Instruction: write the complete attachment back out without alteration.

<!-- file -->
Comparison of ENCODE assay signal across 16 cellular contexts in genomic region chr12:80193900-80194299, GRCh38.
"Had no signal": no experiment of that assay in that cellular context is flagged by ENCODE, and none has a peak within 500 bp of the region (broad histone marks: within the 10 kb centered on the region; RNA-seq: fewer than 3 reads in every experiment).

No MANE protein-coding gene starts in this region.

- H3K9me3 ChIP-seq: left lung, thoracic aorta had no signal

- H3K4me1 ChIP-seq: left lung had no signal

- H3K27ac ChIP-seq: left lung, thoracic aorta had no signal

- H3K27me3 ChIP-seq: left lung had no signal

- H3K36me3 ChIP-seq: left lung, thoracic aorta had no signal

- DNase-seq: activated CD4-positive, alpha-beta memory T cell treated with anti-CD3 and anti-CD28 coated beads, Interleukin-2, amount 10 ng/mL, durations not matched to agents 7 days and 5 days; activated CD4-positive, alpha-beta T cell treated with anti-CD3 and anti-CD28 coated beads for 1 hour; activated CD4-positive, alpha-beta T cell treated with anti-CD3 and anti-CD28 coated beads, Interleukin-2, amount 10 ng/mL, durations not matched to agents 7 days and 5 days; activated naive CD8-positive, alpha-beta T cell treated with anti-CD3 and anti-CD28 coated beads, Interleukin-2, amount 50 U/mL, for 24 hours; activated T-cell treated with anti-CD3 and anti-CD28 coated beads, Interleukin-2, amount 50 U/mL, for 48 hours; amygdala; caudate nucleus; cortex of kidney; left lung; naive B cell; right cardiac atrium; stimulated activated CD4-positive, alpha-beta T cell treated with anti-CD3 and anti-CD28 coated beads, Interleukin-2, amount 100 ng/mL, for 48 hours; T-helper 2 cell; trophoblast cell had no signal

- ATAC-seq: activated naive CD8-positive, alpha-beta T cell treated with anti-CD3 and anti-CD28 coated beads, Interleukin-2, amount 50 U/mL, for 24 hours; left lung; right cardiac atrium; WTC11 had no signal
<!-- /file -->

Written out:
Comparison of ENCODE assay signal across 16 cellular contexts in genomic region chr12:80193900-80194299, GRCh38.
"Had no signal": no experiment of that assay in that cellular context is flagged by ENCODE, and none has a peak within 500 bp of the region (broad histone marks: within the 10 kb centered on the region; RNA-seq: fewer than 3 reads in every experiment).

No MANE protein-coding gene starts in this region.

- H3K9me3 ChIP-seq: left lung, thoracic aorta had no signal

- H3K4me1 ChIP-seq: left lung had no signal

- H3K27ac ChIP-seq: left lung, thoracic aorta had no signal

- H3K27me3 ChIP-seq: left lung had no signal

- H3K36me3 ChIP-seq: left lung, thoracic aorta had no signal

- DNase-seq: activated CD4-positive, alpha-beta memory T cell treated with anti-CD3 and anti-CD28 coated beads, Interleukin-2, amount 10 ng/mL, durations not matched to agents 7 days and 5 days; activated CD4-positive, alpha-beta T cell treated with anti-CD3 and anti-CD28 coated beads for 1 hour; activated CD4-positive, alpha-beta T cell treated with anti-CD3 and anti-CD28 coated beads, Interleukin-2, amount 10 ng/mL, durations not matched to agents 7 days and 5 days; activated naive CD8-positive, alpha-beta T cell treated with anti-CD3 and anti-CD28 coated beads, Interleukin-2, amount 50 U/mL, for 24 hours; activated T-cell treated with anti-CD3 and anti-CD28 coated beads, Interleukin-2, amount 50 U/mL, for 48 hours; amygdala; caudate nucleus; cortex of kidney; left lung; naive B cell; right cardiac atrium; stimulated activated CD4-positive, alpha-beta T cell treated with anti-CD3 and anti-CD28 coated beads, Interleukin-2, amount 100 ng/mL, for 48 hours; T-helper 2 cell; trophoblast cell had no signal

- ATAC-seq: activated naive CD8-positive, alpha-beta T cell treated with anti-CD3 and anti-CD28 coated beads, Interleukin-2, amount 50 U/mL, for 24 hours; left lung; right cardiac atrium; WTC11 had no signal